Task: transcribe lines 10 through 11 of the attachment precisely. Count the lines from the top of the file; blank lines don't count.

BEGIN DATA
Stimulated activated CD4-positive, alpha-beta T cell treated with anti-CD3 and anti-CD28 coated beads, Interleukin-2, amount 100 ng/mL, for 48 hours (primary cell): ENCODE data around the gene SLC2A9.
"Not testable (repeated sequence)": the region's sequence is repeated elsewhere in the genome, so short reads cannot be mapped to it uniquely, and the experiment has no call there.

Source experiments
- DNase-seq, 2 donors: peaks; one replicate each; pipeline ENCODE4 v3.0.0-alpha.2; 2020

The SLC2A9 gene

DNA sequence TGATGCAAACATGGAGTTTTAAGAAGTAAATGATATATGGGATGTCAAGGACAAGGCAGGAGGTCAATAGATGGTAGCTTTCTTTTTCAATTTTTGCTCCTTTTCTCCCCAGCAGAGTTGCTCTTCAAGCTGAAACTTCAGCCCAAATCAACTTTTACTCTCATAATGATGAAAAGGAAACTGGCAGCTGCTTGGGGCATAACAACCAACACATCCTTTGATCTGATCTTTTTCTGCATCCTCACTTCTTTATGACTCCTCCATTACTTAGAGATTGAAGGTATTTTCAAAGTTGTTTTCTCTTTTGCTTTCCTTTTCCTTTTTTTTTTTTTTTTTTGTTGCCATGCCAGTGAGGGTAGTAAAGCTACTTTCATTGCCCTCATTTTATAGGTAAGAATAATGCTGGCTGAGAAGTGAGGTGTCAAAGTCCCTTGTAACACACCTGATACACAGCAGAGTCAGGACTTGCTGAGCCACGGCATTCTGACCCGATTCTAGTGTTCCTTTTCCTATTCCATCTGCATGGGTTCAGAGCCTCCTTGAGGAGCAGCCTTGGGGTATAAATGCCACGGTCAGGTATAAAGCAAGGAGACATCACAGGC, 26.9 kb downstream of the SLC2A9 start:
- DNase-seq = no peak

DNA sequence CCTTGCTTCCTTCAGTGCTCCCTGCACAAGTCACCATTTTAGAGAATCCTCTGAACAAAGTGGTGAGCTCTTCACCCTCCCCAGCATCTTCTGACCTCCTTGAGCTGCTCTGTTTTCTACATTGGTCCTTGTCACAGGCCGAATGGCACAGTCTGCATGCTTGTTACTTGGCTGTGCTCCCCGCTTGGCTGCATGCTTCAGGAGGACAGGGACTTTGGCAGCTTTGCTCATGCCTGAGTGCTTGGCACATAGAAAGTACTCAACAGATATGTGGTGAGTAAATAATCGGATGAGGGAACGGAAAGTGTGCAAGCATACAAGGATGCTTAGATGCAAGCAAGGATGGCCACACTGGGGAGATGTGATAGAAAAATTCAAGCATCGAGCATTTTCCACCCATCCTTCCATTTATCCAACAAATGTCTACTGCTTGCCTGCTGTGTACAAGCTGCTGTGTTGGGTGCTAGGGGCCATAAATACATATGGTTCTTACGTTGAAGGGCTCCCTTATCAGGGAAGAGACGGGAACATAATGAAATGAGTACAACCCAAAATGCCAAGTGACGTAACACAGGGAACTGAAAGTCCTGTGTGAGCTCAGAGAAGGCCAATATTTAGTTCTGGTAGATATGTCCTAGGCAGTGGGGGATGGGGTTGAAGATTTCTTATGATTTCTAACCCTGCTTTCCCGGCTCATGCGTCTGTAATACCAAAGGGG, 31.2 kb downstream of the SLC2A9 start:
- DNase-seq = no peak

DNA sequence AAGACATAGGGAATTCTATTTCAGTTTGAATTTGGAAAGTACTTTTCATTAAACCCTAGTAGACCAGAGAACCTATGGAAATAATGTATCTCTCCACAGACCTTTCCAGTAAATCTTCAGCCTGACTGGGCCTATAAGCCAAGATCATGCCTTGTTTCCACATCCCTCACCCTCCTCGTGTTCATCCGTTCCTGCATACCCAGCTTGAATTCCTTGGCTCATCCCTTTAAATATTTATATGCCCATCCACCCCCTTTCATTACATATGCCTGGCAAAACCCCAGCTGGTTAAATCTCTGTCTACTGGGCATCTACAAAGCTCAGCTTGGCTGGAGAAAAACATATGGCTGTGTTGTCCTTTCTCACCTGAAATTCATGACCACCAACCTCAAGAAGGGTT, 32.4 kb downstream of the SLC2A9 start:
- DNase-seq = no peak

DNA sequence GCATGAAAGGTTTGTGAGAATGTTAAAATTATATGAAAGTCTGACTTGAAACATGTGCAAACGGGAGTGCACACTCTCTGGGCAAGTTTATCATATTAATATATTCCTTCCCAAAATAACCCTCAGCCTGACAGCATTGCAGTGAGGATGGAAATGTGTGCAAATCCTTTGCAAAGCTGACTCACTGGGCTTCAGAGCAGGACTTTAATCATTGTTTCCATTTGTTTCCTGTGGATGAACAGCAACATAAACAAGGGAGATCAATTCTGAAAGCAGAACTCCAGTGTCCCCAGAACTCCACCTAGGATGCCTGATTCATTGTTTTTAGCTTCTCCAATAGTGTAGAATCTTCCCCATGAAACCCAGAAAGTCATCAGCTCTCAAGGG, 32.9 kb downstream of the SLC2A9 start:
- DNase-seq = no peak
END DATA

DNA sequence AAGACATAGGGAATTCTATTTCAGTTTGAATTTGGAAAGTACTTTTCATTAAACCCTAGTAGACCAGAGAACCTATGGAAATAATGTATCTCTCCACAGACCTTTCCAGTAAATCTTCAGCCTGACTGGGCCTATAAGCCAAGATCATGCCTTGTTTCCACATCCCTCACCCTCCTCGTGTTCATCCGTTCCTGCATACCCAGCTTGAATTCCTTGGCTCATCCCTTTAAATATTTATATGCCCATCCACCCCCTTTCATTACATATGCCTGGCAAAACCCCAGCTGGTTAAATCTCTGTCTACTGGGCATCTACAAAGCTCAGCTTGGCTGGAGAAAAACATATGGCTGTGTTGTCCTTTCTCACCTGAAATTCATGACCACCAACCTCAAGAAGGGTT, 32.4 kb downstream of the SLC2A9 start:
- DNase-seq = no peak